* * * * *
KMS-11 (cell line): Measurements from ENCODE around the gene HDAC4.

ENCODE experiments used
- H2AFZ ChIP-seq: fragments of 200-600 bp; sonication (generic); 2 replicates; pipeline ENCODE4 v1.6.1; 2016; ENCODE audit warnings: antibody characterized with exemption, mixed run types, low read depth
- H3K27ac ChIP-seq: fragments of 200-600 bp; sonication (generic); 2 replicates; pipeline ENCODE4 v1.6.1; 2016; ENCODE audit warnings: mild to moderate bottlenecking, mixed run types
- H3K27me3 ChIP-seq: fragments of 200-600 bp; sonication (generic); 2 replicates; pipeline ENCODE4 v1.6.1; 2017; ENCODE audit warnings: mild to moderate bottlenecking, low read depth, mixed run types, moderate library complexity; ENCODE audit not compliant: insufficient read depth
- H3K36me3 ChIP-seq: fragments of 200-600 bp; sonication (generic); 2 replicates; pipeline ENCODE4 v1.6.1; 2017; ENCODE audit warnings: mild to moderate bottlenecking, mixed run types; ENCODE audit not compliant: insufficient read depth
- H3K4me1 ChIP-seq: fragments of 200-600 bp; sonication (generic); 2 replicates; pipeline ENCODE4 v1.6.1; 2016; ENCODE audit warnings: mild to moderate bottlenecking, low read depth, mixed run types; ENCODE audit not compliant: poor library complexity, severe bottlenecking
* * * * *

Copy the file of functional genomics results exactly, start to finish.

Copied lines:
KMS-11 (cell line): Measurements from ENCODE around the gene HDAC4.

ENCODE experiments used
- H2AFZ ChIP-seq: fragments of 200-600 bp; sonication (generic); 2 replicates; pipeline ENCODE4 v1.6.1; 2016; ENCODE audit warnings: antibody characterized with exemption, mixed run types, low read depth
- H3K27ac ChIP-seq: fragments of 200-600 bp; sonication (generic); 2 replicates; pipeline ENCODE4 v1.6.1; 2016; ENCODE audit warnings: mild to moderate bottlenecking, mixed run types
- H3K27me3 ChIP-seq: fragments of 200-600 bp; sonication (generic); 2 replicates; pipeline ENCODE4 v1.6.1; 2017; ENCODE audit warnings: mild to moderate bottlenecking, low read depth, mixed run types, moderate library complexity; ENCODE audit not compliant: insufficient read depth
- H3K36me3 ChIP-seq: fragments of 200-600 bp; sonication (generic); 2 replicates; pipeline ENCODE4 v1.6.1; 2017; ENCODE audit warnings: mild to moderate bottlenecking, mixed run types; ENCODE audit not compliant: insufficient read depth
- H3K4me1 ChIP-seq: fragments of 200-600 bp; sonication (generic); 2 replicates; pipeline ENCODE4 v1.6.1; 2016; ENCODE audit warnings: mild to moderate bottlenecking, low read depth, mixed run types; ENCODE audit not compliant: poor library complexity, severe bottlenecking